The Queen celebrated her 60th anniversary on the throne a few weeks back with all the pomp that such an occasion might suggest. Sixty years working at any job is impressive on its own. That long at the top of one of the world’s most powerful countries is, well, a feat that deserves a celebration.
The monarchy is, of course, considerably less important for England than it has been in the past. These days, the only function the royal family seems to play is keeping op-ed writers busy questioning whether the monarchy’s time has passed and keeping the tabloids guessing about whether Princess Kate is having a baby.
And yet, somewhat paradoxically, it’s their irrelevance to the functioning of the country that makes the monarchy important I speak as something as an outsider, of course, but it struck me watching the Queen’s celebration that Britain can express its national unity these days around a figure, a family, that barely has any influence on policy or the government at all. Unlike our inaugurations, the Diamond Jubilee and last year’s royal wedding afforded England a chance to celebrate a union that goes deeper than one party’s victory.
It’s odd, I grant, to extol the virtues of the contemporary monarchy on the day that we celebrate America’s independence from it. The kings and queens of England have not always been so detached from the government, nor so admired and loved. There was good reason for America to move on and I am glad that we did.
But like the royal wedding or the Queen’s celebration, the celebration of our independence allows us to transcend the politics and policy for a moment and reflect that our life together does not take shape around a monarch, whose benevolence may change in any situation. No, our collective identity is fonded on two statements of principles that are designed to provide the enduring stability that is the condition for freedom.
These sorts of moments don’t come often for us, and when they do—as at 9/11 or the explosion of the Space Shuttle Challenger—we’d prefer they not at all. But these moments do provide us with an escape of the daily grind of partisan wrangling. They breathe a different political air into our lungs. The pomp and circumstance, the flags and fireworks, these are the signs of a people whose loyalty to the principle that “all men are created equal” precedes that of their party.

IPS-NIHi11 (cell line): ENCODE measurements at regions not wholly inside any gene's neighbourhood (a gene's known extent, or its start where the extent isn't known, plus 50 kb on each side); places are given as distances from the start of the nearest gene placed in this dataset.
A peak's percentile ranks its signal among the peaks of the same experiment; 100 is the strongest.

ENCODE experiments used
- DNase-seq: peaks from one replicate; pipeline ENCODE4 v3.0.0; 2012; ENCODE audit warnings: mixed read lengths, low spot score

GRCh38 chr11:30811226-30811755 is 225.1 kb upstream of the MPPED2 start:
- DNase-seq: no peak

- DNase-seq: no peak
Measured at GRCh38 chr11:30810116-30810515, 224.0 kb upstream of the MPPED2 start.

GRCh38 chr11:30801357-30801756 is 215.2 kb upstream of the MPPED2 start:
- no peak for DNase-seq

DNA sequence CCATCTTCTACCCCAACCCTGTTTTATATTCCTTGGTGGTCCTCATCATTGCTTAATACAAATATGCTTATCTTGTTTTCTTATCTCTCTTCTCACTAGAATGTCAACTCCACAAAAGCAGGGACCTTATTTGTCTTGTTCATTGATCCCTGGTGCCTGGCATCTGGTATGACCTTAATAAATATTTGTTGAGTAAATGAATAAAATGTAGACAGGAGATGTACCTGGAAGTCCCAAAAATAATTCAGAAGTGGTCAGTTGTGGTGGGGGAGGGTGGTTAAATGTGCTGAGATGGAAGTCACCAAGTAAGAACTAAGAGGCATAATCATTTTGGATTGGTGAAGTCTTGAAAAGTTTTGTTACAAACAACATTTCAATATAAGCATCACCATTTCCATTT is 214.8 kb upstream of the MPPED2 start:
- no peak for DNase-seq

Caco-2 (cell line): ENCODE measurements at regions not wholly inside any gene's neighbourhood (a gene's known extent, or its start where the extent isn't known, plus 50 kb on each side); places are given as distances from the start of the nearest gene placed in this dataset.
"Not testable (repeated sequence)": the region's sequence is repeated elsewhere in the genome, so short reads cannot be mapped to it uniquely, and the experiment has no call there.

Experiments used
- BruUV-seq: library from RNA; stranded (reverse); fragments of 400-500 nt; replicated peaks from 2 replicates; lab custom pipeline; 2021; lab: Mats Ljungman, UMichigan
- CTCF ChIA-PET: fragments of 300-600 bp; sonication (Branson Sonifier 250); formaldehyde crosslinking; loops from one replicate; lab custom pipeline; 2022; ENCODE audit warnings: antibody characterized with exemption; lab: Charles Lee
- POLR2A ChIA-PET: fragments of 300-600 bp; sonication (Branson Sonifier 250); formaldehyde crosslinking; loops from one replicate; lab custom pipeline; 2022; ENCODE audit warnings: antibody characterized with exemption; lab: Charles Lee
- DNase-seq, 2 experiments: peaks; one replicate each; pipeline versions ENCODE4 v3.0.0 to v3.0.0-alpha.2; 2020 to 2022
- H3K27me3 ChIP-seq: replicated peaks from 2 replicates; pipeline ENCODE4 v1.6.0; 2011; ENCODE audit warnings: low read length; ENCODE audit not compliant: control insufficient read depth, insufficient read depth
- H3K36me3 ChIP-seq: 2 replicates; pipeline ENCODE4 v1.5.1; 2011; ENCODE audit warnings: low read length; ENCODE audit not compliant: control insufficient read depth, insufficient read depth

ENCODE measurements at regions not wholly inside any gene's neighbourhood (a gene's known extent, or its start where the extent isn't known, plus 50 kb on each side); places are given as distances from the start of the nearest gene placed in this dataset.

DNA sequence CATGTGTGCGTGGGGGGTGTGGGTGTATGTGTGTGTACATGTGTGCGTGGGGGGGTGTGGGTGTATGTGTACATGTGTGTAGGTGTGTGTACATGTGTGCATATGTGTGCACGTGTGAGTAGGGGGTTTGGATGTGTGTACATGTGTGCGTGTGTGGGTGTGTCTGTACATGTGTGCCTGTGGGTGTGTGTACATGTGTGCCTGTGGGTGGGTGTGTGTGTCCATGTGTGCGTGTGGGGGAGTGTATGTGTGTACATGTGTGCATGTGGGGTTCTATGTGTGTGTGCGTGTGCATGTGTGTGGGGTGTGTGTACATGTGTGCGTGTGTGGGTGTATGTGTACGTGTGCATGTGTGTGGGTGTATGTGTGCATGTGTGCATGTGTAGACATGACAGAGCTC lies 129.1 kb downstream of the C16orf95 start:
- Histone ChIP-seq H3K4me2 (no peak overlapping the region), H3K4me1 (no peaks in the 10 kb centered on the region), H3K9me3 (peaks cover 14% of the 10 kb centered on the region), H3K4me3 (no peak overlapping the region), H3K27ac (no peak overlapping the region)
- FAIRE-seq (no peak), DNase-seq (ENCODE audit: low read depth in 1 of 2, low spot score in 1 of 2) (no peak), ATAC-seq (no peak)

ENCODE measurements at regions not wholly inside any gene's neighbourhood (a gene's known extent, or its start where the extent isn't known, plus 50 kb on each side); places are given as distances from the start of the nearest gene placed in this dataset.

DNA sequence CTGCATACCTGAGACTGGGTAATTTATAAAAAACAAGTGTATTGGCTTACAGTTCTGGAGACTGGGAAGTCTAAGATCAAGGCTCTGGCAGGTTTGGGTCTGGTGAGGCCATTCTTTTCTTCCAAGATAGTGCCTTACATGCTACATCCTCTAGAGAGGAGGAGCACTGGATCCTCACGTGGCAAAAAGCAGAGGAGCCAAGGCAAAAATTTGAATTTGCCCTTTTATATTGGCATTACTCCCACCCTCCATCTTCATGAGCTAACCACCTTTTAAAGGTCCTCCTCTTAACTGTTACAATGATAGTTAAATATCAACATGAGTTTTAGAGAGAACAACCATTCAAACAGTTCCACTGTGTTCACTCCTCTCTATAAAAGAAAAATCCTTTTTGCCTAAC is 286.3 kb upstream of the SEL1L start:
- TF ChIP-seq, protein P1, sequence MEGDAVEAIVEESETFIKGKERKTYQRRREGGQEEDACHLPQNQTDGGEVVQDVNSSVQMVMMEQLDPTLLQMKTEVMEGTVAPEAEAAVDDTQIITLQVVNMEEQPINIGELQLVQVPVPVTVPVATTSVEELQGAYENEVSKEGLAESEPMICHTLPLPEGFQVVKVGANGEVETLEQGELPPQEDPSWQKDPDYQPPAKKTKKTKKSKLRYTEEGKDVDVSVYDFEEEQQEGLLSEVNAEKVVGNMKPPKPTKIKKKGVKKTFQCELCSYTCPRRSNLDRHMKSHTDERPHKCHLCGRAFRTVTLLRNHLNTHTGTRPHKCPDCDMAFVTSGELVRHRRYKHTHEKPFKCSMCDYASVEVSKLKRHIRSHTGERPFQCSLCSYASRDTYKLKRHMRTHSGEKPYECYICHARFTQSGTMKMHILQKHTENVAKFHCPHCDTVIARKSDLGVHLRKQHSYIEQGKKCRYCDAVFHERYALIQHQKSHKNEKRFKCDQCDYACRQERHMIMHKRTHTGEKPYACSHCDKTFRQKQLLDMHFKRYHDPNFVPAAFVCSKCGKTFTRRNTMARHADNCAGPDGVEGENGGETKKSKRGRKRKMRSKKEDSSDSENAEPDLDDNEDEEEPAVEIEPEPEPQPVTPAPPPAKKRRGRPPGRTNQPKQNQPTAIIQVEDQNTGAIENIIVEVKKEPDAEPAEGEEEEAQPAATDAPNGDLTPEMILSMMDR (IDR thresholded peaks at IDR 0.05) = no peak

It is true that those are principles that we have not lived up to. Our failure was there at the beginning and has been a constant blight on our national conscience. But the affirmation of patriotism, the expression of our gratitude for the country we call home, does not happen require us to be blinkered or blind. If I may modify G.K. Chesterton, the patriot does not love America because she is great—even if at times she may have been. She will only be great if we are willing to love her in spite of her faults and shortcomings. She will be great if we will not relent in calling her to fidelity to her original principles while working to make her better.
This exhortation to better than we are is what many have meant by “American exceptionalism.” As New York Times columnist Ross Douthat points out in his excellent book Bad Religion, John Winthrop’s famous “city on a hill” line was meant as a warning that if America failed to do well than she would be accordingly judged. Douthat expands the thought, pointing out that in Lincoln’s Second Inaugural address he “invokes providentialism to explain a chastisement, rather than to boast of America’s particular virtue or celebrate its particular mission in the world.” American exceptionalism is invoked to caution America from going wrong and to chasten her when she does.
Our gratitude for the freedoms that have been won is constituted in part by delighting in our barbeques and fireworks. Such celebrations, the parades and the parties, bring together the little platoons and communities that are the backbone of this nation.
But the celebration of those freedoms is a reminder that they are not guaranteed. That they may someday erode away. And that our shared commitment to them must run deeper than any election cycle can express. The union will ever be a fragile one, for we live in a fallen world. America is not our final home, and the conflicting visions of liberty will not go away.
We have yet to perfect the Union in which we live. And we never will, save when that most perfect of all unions comes to us on the last day. But ours is still a union worthy of our gratitude, for it is has given to us the ongoing opportunity to continue to improve it. We must continue seeking the justice that comes when we recognize our neighbor’s humanity and their claims on the justice that our founding document expressed.
Matthew Lee Anderson is the author of Earthen Vessels: Why Our Bodies Matter to Our Faith and The End of our Exploring: A Book about Questioning and the Confidence of Faith. He is the lead writer at Mere Orthodoxy. You can follow him on Twitter.